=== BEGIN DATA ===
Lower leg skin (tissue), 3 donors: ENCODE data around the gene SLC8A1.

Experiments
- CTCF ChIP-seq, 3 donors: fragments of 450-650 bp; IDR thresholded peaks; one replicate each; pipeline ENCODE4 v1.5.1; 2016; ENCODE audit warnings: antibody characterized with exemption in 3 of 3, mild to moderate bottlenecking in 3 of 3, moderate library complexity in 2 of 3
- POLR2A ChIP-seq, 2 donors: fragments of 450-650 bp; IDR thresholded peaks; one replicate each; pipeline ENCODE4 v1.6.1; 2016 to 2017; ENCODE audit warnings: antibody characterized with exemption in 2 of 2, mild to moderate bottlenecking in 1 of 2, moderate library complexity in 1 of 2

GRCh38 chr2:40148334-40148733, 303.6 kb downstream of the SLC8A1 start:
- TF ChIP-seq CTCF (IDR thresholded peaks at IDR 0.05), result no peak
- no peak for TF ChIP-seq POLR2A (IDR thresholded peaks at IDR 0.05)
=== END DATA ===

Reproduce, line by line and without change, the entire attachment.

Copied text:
Lower leg skin (tissue), 3 donors: ENCODE data around the gene SLC8A1.

Experiments
- CTCF ChIP-seq, 3 donors: fragments of 450-650 bp; IDR thresholded peaks; one replicate each; pipeline ENCODE4 v1.5.1; 2016; ENCODE audit warnings: antibody characterized with exemption in 3 of 3, mild to moderate bottlenecking in 3 of 3, moderate library complexity in 2 of 3
- POLR2A ChIP-seq, 2 donors: fragments of 450-650 bp; IDR thresholded peaks; one replicate each; pipeline ENCODE4 v1.6.1; 2016 to 2017; ENCODE audit warnings: antibody characterized with exemption in 2 of 2, mild to moderate bottlenecking in 1 of 2, moderate library complexity in 1 of 2

GRCh38 chr2:40148334-40148733, 303.6 kb downstream of the SLC8A1 start:
- TF ChIP-seq CTCF (IDR thresholded peaks at IDR 0.05), result no peak
- no peak for TF ChIP-seq POLR2A (IDR thresholded peaks at IDR 0.05)